8. What a world of difference! We moved house several months ago and looking at hundreds of badly lit, badly shot pictures it’s hard to get a feel of the place. The houses we viewed were definitely the ones which had the best photographs.

  9. My fiance and I are saving up to make the move from CT to IL in two years. For the past 6 months or so we have been reviewing the properties for sale to get a feel of what we want. We want to buy something cheap (like under $50,000 cheap) so we can put money into fixing it up and making it more “us”. Some of the houses are amazing, and have great potential, but have wall paper and shag carpeting from the 70’s, and wood paneling everywhere including the ceiling! While I know we can paint, and trust me, I’m more than willing to sprinkle my colorful magic anywhere I live, it’s daunting to find a place in our price range and then look at the photos and see fake plants EVERYWHERE. Like seriously, around every door frame and on every wall.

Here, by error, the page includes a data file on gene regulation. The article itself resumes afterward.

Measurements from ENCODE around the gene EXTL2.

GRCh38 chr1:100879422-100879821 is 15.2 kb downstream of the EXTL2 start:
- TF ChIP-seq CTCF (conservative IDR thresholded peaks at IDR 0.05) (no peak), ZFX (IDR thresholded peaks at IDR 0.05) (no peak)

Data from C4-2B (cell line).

I’m all for staging because honestly it makes everything look so much better…but even if you can’t stage your property for whatever reason, at least try to clean it up and take decent pictures! There’s nothing worse than being excited because there’s 15 photos of a property, only to go through and find out that 10 of them are half cut off and only show you a corner of each room, or even worse, the same room over and over.

  10. The last showing we went to, we tried SOOO hard to be objective, but we couldn’t see past the poop stained thongs on the floor and cluttered everything everywhere. Clean your houses people. :/